Deutsche Telekom (DT) has followed in the footsteps of other major European carrier groups in unveiling plans to launch a prepaid card in association with one of the big card-payment networks. The German incumbent – which has 90 million mobile subscribers in Europe through its T-Mobile subsidiary – has partnered with MasterCard to enable payments from a stored-value account linked to both a mobile wallet and a plastic card.
Unlike most of its competitors, DT is able to launch a payment product without the need to partner with a banking intermediary that will cream off most or all transaction revenue. That’s because DT owns an e-money license it acquired with the purchase in March 2010 of internet payments service provider ClickandBuy – which now operates as a DT subsidiary.
As with the other major European carrier groups – namely Orange, Telefonica and Vodafone – DT’s ultimate aim is to play a key enabling role in mobile contactless payments, by authenticating payments through SIM cards and turning its mobile wallet into the must-be place for third parties wanting to target mobile users with NFC services. And like the other carriers, its business model will be to charge third parties a monthly fee per user for each application placed in its wallet and SIM cards. Additionally, it will earn transaction-fee revenue in its capacity as an e-money-license holder.
But the margin made from prepaid-money transactions tends to be small. And there is the risk that such transactions will cannibalise operators’ much higher margin carrier-billing business. DT is aware of that threat, but sees much more market potential in m-wallets than carrier billing – not only because m-wallets can enable much more than just micropayments, but also because they offer a much better user experience.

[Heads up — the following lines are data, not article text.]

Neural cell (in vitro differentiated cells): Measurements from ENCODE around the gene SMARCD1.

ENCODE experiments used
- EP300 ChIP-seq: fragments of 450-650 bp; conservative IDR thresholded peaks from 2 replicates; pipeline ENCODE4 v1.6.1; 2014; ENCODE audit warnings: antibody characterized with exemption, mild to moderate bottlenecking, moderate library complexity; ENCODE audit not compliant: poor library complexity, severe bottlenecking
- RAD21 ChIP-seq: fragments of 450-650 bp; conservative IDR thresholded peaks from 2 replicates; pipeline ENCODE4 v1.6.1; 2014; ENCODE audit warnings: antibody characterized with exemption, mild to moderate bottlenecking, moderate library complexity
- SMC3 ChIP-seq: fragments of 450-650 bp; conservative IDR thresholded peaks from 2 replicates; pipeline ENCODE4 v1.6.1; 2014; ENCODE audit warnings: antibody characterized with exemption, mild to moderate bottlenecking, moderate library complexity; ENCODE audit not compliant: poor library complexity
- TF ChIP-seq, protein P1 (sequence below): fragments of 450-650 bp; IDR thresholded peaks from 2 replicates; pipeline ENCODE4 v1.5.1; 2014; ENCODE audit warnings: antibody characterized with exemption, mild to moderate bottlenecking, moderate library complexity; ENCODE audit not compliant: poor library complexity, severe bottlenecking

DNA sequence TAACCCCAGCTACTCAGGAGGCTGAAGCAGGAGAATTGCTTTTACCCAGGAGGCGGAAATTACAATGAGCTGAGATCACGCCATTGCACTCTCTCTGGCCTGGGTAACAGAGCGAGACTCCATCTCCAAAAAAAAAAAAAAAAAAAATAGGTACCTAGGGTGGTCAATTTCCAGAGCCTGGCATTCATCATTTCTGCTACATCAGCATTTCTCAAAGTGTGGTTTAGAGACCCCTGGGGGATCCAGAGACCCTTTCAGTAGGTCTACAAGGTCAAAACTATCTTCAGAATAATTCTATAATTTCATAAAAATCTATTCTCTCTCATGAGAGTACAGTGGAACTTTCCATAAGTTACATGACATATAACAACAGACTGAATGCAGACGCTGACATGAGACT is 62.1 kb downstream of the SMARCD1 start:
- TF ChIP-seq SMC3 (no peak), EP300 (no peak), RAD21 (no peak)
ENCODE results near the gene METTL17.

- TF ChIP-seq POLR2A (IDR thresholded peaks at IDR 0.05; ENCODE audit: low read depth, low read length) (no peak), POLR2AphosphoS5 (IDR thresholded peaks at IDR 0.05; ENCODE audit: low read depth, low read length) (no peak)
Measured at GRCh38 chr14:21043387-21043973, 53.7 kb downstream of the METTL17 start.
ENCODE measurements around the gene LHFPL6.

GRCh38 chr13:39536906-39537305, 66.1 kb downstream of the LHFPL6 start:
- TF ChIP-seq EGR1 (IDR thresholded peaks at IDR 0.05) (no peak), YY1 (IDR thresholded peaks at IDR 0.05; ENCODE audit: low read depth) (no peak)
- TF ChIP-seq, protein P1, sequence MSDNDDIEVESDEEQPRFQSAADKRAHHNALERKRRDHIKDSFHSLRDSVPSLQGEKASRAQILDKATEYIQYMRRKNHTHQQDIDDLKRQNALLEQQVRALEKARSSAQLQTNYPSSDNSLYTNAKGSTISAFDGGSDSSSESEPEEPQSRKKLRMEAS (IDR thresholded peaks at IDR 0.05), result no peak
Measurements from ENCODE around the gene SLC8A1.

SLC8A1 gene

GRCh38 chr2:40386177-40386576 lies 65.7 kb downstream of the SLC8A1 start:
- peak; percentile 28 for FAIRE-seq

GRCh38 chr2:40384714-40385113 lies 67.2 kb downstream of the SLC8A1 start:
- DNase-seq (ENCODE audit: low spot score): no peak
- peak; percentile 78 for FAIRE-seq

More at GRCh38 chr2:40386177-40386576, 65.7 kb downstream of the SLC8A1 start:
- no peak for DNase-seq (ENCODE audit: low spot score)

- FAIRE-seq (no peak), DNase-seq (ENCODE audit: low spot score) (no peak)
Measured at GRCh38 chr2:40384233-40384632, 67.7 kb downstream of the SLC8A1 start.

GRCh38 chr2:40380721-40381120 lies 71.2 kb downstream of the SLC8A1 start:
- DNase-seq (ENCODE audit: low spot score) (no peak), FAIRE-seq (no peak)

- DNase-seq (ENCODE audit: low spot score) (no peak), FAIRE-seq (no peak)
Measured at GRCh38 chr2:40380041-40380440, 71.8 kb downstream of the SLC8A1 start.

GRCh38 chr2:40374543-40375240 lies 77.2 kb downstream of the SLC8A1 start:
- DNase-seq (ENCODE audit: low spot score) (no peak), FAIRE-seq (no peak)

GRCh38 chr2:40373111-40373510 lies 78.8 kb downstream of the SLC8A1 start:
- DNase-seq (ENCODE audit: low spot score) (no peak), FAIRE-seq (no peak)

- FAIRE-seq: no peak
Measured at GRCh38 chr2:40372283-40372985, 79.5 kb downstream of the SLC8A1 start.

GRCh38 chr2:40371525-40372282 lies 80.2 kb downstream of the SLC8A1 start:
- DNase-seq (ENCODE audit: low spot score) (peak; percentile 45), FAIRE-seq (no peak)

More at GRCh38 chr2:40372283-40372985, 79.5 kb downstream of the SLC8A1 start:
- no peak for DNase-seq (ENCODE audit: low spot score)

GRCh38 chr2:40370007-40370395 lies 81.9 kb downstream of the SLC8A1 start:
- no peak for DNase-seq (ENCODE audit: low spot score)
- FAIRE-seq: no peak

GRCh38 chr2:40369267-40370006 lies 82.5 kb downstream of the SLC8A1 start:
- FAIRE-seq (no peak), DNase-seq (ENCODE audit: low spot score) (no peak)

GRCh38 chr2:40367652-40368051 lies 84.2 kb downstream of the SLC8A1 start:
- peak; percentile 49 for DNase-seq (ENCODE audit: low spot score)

DT is not making NFC the be all and end all of its m-wallet service. It recognises that conditions are still not ripe in most markets for the widespread adoption of NFC services, so in many places it will be launching with alternative “bridging technologies”, such as QR codes, that also provide a link between mobile phones and the physical world.
Nevertheless, its m-wallet will be debuting in Poland this year because Poland is the country within its footprint where there is the highest penetration of NFC-enabled payment terminals in shops. Together with the wallet, DT will also be issuing stickers incorporating NFC antennae to NFC-enable phones that do not come with the contactless technology preinstalled – which is the majority.
DT will also be targeting another missing piece in the NFC payments ecosystem – contactless-enabled point-of-sale terminals in brick-and-mortar stores. It will be supplying such terminals to retailers on either a rental or purchase basis. But, unlike Japanese carrier NTT DoCoMo, it won’t be subsidising their cost. No Western operator has committed to such a move.
Peter Vesco, senior vice president of DT’s payments business unit, told Informa Telecoms & Media that there is no point in subsidising NFC POS terminals for retailers who are not sufficiently convinced of the business case for contactless payments and buying the necessary infrastructure.
With Amazon and Google launching smart home initiatives, have the telcos missed out on their chance to cash in on this market?
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